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PostPosted: Thu Apr 09, 2015 11:57 pm 
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I am an intermediate level NES programmer and I am just now starting to build my first project involving playable characters. I have been pondering strategies as to how to optimally construct a character out of sprites. I am aware every scenario is different but I am just curious everybody's thoughts and conventional strategies. This is the one I am currently building:

Each pic of a character has an ID. The ID takes me to an indirect address that has info that builds one specific image of the character. The subroutine is called that tells the computer to start building character # n (what ever that may be) and it constructs that character. The character has info involving whether they are facing right or left, y-pos, x-pos. In the early non-looping portion, two palettes are set. Each sprite should have access to palette selections but to save on space, I have my character data coded so it switches to another palette and continues assigning those to the following sprites that are being defined one after another. This makes it so the data stream has doesn't have to keep repeating the same number over and over.

Also, what are some conventions you have about buffers? Do you always reserve the same data region? What are your strategies. I haven't thought about mine yet.


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PostPosted: Fri Apr 10, 2015 6:48 am 
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This is what we call a metasprite system. This is basically a routine that looks into an object's state RAM to get its position, the direction it's facing and a pointer to a metasprite definition, and uses that info to build the set of sprites that will represent the current state of that object. Another important task this routine usually performs is the conversion of the object's coordinates from level space to screen space (by subtracting the camera's coordinates from the object's coordinates).

The actual format for the metasprite definitions can vary a lot. Personally, I use 4 bytes per sprite, just like the final OAM entries, with the difference that coordinates are relative to the center of the object (-128 to 127) and that the palette and flipping bits can be affected by the object's state. Flipping is obviously more complicated than just using the flip bits, since you have to mirror all the sprite positions.

Other people prefer more compact (and less versatile) formats, where sprites are arranged in a grid pattern so there's no need to specify the coordinates of every sprite.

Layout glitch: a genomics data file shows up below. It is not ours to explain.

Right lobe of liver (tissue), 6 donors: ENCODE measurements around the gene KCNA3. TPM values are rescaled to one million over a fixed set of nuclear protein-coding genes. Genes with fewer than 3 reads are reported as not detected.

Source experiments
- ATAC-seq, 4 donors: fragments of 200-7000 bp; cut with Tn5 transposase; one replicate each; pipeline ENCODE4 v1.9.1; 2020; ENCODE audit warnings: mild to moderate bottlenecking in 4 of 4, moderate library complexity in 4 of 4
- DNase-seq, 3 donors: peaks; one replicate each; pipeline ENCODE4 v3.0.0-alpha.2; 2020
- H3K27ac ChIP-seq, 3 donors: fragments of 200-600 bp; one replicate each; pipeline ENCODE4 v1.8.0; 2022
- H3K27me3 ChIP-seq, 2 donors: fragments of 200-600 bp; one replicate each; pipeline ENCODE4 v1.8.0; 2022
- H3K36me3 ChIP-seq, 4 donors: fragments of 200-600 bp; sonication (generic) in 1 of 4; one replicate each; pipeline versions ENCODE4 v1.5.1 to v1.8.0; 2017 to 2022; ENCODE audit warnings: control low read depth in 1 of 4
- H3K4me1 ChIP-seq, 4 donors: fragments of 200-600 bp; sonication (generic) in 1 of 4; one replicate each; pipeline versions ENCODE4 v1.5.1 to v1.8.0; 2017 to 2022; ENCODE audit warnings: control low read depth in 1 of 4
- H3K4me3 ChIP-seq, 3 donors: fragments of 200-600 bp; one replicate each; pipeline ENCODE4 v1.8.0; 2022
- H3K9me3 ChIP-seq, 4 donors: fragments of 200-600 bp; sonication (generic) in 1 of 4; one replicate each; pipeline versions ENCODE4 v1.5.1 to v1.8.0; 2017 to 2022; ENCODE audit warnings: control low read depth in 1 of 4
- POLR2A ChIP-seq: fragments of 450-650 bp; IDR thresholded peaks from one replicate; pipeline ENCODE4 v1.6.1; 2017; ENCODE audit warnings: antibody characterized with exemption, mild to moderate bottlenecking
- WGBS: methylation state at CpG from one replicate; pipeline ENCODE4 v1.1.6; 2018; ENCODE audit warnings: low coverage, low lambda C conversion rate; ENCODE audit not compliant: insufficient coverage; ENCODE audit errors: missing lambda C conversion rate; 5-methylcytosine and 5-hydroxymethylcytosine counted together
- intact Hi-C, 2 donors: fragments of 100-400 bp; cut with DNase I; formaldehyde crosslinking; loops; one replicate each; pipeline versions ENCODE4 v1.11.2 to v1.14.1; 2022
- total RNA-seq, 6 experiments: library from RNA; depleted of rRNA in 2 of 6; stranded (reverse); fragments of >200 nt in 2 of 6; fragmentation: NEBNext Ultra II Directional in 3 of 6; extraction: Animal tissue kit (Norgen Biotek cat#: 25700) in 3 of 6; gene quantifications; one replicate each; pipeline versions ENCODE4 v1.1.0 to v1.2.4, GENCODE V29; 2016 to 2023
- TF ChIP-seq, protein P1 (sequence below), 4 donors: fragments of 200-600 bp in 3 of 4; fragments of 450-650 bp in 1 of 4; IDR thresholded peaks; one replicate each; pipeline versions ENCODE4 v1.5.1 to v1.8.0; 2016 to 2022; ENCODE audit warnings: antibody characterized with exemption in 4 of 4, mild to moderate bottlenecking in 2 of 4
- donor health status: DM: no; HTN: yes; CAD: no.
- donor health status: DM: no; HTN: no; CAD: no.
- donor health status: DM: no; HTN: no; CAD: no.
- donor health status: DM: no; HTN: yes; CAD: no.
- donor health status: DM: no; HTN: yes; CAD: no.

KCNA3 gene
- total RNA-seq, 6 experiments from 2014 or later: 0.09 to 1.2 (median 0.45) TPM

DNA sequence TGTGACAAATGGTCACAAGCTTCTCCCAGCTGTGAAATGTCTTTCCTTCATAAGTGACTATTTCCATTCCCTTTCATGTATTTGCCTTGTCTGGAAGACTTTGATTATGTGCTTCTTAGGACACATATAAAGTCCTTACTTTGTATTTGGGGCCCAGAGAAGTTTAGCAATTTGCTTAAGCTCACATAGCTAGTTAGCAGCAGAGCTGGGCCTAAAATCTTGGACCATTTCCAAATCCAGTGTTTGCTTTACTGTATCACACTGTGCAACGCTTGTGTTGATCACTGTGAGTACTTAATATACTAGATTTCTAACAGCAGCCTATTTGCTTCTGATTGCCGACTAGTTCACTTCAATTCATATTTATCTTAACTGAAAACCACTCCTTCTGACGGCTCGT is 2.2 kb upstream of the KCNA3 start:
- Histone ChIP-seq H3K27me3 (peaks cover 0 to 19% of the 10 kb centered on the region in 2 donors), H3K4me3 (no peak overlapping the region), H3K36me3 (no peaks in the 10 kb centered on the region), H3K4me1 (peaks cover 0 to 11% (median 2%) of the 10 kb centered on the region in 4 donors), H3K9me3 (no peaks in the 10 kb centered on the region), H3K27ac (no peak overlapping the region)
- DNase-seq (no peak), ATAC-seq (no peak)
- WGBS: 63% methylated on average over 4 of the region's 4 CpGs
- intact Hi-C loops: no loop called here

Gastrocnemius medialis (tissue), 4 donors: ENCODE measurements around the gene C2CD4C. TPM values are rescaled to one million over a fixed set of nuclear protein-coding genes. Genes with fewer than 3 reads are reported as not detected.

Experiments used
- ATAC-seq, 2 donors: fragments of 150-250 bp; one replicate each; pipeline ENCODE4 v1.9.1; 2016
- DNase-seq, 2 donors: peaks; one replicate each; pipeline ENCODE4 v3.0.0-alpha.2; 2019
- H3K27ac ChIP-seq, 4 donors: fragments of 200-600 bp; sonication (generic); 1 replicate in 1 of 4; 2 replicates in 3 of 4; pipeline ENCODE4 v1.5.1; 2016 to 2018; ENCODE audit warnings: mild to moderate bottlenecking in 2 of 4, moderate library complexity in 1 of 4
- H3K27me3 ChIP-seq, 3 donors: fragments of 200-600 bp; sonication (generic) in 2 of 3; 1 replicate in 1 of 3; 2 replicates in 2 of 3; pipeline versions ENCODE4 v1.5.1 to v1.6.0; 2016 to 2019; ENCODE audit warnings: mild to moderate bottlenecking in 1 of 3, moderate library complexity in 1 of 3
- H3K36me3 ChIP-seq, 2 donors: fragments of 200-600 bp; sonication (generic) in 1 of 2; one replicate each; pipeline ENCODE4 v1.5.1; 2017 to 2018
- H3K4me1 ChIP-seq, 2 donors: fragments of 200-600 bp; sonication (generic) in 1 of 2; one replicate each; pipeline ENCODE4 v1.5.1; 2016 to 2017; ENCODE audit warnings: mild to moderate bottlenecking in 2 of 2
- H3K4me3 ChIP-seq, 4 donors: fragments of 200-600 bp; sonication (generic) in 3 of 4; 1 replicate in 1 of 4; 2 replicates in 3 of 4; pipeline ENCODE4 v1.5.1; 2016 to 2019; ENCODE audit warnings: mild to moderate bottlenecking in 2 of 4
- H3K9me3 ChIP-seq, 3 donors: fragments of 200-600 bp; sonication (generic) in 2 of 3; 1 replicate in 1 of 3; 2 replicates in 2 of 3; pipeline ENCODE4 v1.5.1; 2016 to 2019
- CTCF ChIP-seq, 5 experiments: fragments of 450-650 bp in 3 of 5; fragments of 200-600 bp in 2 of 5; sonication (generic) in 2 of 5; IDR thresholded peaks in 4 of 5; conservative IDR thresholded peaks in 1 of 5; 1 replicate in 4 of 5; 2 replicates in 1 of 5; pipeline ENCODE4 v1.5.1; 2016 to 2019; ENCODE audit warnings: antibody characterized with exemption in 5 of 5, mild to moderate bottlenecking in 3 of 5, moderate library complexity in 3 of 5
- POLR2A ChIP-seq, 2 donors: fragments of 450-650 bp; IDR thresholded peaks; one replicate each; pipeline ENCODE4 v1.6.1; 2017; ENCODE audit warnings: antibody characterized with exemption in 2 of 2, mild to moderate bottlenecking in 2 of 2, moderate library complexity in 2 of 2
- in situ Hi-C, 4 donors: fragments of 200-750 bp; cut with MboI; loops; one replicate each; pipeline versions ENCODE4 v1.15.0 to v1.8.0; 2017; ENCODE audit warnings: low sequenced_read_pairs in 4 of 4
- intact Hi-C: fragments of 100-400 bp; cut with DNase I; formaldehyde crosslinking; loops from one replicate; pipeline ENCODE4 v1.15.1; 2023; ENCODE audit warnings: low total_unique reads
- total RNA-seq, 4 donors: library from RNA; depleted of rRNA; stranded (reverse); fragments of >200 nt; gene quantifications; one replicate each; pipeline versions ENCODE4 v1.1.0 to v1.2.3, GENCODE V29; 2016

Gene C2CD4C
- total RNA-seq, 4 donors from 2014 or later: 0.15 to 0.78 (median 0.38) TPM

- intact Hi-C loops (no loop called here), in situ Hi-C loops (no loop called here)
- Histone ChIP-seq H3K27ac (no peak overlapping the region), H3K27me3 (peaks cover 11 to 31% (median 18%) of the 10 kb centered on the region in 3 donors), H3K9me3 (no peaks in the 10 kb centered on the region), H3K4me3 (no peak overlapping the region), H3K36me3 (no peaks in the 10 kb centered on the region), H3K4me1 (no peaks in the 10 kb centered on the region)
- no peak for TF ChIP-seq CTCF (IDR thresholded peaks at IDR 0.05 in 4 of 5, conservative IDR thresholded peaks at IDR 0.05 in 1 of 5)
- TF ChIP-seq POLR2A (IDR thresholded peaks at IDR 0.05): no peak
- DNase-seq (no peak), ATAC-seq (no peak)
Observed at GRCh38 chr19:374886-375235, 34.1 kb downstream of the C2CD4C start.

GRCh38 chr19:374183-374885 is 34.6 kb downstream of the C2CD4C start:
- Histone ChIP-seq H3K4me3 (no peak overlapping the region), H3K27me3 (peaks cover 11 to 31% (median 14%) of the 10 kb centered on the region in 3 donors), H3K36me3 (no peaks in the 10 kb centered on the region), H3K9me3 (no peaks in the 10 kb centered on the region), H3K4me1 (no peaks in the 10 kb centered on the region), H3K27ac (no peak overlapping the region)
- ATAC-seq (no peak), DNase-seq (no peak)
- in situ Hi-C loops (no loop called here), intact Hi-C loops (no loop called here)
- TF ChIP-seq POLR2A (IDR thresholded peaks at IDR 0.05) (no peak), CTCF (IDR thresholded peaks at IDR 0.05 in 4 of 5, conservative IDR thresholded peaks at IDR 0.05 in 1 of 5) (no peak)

Some formats use control codes/flags to be both compact and versatile, allowing coordinates and attributes to be changed only when necessary, which sounds more like what you want to do. The fact that there are a few free bits in the attribute byte could help, since you could use them for custom purposes.

raydempsey wrote:
Also, what are some conventions you have about buffers? Do you always reserve the same data region? What are your strategies.

Are you talking about the OAM buffer? Rendering sprites to hardcoded positions is a bad move, because it increases the chances of sprites disappearing (instead of flickering). There are several strategies for cycling sprites, each with their advantages and disadvantages.

One that's very effective, but doesn't allow layering (you can't guarantee that a sprite will be in front of another), is to start outputting sprites to a random location in the OAM buffer and increment the position by an odd number like 17 (17 * 4 = 68 bytes), letting it wrap around. This will cause sprites to be completely scrambled, always switching priorities from one frame to the next.

For me, layering is important, so I randomize the order in which I draw entire objects (to maintain sprite priorities within the same object) and I have virtual sprite planes, meaning that sprites can be output to either end of the OAM, depending on the "layer" they're in. This makes it possible to place explosions and such always in front of other sprites. These high priority sprites should be kept to a minimum though, otherwise they's quickly make the low priority ones disappear.


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